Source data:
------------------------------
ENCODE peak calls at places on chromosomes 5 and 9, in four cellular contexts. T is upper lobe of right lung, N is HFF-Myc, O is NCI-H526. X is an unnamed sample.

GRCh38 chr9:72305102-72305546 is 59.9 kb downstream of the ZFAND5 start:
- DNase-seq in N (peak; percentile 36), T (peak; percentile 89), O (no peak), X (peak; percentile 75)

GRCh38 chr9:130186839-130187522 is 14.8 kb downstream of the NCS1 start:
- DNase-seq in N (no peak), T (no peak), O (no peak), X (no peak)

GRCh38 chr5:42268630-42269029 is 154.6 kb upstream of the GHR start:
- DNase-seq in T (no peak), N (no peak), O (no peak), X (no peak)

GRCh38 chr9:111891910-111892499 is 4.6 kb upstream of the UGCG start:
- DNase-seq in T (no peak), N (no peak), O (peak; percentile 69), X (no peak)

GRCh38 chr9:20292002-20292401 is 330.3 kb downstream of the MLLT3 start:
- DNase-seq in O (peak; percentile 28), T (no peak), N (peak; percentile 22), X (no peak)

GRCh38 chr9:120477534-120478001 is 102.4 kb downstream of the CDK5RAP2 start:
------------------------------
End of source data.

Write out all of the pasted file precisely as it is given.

ENCODE peak calls at places on chromosomes 5 and 9, in four cellular contexts. T is upper lobe of right lung, N is HFF-Myc, O is NCI-H526. X is an unnamed sample.

GRCh38 chr9:72305102-72305546 is 59.9 kb downstream of the ZFAND5 start:
- DNase-seq in N (peak; percentile 36), T (peak; percentile 89), O (no peak), X (peak; percentile 75)

GRCh38 chr9:130186839-130187522 is 14.8 kb downstream of the NCS1 start:
- DNase-seq in N (no peak), T (no peak), O (no peak), X (no peak)

GRCh38 chr5:42268630-42269029 is 154.6 kb upstream of the GHR start:
- DNase-seq in T (no peak), N (no peak), O (no peak), X (no peak)

GRCh38 chr9:111891910-111892499 is 4.6 kb upstream of the UGCG start:
- DNase-seq in T (no peak), N (no peak), O (peak; percentile 69), X (no peak)

GRCh38 chr9:20292002-20292401 is 330.3 kb downstream of the MLLT3 start:
- DNase-seq in O (peak; percentile 28), T (no peak), N (peak; percentile 22), X (no peak)

GRCh38 chr9:120477534-120478001 is 102.4 kb downstream of the CDK5RAP2 start: